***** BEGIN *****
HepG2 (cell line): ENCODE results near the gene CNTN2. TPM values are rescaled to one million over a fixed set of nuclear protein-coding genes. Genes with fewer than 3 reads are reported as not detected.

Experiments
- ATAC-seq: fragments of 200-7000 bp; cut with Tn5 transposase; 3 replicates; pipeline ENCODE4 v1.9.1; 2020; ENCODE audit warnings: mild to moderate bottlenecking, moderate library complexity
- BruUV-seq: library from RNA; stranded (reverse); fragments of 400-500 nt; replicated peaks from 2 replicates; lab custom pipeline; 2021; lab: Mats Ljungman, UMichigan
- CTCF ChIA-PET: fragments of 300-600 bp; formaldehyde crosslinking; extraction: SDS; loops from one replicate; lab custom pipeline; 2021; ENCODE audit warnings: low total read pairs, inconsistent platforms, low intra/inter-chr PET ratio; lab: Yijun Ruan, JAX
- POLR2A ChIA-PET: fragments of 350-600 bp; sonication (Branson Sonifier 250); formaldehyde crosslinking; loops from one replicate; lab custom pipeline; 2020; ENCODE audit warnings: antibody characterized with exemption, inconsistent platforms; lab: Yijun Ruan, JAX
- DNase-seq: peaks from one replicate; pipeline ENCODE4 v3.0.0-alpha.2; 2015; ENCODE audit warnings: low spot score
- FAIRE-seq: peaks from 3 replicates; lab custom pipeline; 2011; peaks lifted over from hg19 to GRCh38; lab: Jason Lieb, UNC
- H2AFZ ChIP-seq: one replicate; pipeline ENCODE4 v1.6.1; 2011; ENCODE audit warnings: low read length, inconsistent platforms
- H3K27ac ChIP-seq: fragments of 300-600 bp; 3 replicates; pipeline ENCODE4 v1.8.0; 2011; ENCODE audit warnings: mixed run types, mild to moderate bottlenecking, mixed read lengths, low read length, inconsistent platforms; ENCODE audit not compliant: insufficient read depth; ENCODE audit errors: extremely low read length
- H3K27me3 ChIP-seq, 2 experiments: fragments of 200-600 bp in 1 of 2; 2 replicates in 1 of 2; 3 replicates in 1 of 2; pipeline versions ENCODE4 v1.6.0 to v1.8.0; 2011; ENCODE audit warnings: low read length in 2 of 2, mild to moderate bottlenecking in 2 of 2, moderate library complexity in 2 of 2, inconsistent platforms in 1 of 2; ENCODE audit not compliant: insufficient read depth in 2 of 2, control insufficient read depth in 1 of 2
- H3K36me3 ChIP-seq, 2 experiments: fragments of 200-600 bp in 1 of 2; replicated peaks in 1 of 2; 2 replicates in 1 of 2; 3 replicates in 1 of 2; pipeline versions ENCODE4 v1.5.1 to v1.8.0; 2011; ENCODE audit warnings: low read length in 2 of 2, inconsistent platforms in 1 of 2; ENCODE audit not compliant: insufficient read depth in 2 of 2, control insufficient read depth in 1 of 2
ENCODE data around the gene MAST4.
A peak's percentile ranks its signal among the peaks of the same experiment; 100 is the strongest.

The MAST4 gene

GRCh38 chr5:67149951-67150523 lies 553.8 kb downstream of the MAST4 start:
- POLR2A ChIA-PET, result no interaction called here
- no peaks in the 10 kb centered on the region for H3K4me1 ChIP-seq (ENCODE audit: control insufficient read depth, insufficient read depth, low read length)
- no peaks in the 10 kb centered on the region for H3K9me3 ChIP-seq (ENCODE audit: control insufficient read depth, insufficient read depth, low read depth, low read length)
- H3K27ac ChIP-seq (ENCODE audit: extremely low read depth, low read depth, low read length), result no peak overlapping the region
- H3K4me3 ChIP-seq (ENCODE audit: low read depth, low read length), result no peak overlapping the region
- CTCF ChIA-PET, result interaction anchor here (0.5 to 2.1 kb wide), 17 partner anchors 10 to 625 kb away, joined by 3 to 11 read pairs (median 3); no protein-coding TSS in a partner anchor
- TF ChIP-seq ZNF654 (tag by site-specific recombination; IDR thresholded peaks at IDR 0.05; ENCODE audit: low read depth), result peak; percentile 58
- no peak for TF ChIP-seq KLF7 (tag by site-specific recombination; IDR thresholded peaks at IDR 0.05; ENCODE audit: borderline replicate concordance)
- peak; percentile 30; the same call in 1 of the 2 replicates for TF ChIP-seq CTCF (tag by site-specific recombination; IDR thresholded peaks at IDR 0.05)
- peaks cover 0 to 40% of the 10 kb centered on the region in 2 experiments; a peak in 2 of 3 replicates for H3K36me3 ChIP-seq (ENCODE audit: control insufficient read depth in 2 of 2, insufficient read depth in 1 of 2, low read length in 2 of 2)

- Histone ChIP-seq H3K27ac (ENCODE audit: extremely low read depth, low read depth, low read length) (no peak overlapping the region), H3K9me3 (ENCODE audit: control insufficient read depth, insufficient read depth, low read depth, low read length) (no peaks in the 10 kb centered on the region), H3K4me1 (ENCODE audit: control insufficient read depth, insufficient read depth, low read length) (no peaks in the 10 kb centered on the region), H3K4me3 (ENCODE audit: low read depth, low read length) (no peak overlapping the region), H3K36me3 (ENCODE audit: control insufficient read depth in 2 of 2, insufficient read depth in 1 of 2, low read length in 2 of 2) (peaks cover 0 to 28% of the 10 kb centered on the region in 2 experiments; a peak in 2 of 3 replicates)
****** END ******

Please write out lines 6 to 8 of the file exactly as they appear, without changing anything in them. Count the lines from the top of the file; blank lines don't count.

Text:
- POLR2A ChIA-PET: fragments of 350-600 bp; sonication (Branson Sonifier 250); formaldehyde crosslinking; loops from one replicate; lab custom pipeline; 2020; ENCODE audit warnings: antibody characterized with exemption, inconsistent platforms; lab: Yijun Ruan, JAX
- DNase-seq: peaks from one replicate; pipeline ENCODE4 v3.0.0-alpha.2; 2015; ENCODE audit warnings: low spot score
- FAIRE-seq: peaks from 3 replicates; lab custom pipeline; 2011; peaks lifted over from hg19 to GRCh38; lab: Jason Lieb, UNC